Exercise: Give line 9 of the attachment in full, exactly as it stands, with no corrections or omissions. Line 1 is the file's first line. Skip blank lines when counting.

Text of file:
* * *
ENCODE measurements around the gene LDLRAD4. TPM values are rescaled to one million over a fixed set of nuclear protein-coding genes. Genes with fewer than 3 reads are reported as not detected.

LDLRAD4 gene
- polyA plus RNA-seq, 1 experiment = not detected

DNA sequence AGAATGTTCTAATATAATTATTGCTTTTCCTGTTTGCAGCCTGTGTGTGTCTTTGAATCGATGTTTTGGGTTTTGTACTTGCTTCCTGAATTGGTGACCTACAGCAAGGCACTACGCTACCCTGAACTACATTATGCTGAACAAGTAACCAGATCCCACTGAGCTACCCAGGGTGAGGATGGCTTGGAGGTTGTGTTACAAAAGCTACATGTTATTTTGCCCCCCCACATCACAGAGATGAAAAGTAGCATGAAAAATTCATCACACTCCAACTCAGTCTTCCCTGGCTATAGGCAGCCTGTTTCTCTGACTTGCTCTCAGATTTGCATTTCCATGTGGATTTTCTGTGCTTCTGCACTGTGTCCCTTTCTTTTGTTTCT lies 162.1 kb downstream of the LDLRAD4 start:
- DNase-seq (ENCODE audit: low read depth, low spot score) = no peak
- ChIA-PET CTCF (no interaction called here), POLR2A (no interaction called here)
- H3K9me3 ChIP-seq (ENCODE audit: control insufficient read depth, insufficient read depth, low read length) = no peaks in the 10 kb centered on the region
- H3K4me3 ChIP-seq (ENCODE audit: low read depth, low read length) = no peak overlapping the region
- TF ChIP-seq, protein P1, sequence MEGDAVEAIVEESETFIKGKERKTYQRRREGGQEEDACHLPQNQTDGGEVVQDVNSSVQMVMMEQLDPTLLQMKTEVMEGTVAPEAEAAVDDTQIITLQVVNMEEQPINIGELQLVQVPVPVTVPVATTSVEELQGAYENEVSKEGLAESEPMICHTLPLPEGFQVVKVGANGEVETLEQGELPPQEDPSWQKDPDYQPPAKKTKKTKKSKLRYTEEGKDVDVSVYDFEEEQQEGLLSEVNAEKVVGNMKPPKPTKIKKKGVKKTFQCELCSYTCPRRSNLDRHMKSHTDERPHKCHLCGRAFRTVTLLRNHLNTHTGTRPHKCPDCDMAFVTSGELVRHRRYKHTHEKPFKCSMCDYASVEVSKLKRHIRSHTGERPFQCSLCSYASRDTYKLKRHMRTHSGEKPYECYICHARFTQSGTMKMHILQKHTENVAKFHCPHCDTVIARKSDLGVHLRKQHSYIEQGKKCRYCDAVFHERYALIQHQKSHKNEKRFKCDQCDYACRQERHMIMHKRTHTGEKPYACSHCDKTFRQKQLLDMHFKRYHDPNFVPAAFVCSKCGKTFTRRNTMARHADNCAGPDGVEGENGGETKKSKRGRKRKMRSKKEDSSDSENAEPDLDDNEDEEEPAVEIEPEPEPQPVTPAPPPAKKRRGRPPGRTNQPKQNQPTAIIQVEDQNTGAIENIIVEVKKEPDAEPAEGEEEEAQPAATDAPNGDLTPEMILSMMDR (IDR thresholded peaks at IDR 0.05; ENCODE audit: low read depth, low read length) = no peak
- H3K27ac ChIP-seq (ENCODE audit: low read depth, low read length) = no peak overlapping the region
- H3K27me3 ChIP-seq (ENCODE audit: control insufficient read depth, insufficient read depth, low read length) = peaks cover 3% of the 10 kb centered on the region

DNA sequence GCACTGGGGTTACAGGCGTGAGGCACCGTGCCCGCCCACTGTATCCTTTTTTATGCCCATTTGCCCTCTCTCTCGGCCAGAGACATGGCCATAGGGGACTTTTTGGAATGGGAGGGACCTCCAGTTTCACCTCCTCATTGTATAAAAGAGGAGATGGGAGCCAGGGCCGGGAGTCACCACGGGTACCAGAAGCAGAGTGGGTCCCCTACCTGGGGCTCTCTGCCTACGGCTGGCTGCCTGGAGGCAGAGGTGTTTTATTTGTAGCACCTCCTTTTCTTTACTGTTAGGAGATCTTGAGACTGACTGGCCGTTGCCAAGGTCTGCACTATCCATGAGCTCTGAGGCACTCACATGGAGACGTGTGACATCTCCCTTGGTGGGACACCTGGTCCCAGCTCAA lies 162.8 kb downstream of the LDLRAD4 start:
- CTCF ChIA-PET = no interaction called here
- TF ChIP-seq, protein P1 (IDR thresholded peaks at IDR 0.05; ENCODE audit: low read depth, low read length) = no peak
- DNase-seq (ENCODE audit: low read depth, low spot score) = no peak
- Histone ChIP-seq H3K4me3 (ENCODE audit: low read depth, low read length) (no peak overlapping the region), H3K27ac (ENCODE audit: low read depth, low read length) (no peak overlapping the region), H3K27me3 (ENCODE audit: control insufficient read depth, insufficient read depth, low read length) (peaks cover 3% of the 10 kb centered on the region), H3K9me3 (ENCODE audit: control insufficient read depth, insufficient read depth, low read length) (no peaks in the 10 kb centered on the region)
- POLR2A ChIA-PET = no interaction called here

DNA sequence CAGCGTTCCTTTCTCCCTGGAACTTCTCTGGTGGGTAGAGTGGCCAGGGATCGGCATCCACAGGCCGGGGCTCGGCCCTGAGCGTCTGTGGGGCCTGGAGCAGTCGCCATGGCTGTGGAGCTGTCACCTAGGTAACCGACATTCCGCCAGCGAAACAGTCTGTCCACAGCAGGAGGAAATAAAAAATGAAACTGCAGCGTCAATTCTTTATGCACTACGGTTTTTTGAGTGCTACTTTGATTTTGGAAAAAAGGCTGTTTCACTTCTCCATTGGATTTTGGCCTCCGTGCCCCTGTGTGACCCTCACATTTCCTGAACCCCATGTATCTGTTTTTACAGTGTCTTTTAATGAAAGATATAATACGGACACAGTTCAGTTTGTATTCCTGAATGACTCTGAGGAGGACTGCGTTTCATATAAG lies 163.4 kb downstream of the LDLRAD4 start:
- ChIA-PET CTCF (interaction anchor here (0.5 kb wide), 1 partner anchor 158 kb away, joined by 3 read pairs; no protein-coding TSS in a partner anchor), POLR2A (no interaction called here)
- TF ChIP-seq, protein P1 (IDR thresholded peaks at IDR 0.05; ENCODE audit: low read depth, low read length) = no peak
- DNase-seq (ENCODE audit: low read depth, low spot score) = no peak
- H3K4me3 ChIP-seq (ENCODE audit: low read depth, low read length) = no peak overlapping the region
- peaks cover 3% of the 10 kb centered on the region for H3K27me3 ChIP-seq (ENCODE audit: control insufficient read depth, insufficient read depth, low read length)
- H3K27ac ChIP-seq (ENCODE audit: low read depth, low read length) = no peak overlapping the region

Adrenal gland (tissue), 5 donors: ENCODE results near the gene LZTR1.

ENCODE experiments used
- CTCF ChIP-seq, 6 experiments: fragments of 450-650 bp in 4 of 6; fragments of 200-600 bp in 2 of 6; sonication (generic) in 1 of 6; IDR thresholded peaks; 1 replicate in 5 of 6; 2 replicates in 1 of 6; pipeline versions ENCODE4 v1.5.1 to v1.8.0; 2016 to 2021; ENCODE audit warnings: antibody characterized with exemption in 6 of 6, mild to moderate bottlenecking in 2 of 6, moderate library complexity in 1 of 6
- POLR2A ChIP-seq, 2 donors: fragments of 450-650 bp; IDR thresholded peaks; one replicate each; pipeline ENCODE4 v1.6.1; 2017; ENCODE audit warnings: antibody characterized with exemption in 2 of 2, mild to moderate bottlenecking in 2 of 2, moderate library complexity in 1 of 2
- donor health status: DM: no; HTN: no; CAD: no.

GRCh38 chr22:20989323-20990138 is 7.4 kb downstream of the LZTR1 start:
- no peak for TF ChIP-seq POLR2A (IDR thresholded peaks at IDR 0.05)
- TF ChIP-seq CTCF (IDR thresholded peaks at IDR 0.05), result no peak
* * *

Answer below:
- TF ChIP-seq, protein P1, sequence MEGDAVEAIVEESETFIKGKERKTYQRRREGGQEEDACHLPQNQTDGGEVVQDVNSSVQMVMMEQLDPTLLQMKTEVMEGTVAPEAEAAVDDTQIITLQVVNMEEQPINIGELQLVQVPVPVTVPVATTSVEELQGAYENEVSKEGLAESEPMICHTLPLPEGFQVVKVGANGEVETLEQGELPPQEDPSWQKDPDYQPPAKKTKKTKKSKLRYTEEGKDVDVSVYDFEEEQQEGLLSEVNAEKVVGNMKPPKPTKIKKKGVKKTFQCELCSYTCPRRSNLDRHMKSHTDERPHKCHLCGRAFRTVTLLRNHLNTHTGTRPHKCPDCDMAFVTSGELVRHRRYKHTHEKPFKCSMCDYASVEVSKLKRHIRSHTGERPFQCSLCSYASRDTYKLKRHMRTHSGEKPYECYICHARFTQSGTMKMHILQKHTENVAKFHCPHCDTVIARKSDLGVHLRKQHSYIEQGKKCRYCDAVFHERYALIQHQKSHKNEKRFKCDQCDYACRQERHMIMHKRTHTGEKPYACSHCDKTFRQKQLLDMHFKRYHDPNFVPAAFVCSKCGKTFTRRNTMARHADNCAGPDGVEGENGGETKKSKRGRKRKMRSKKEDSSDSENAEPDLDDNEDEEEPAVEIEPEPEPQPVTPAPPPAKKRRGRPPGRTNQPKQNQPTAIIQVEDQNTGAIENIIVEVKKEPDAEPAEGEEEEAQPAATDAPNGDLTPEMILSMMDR (IDR thresholded peaks at IDR 0.05; ENCODE audit: low read depth, low read length) = no peak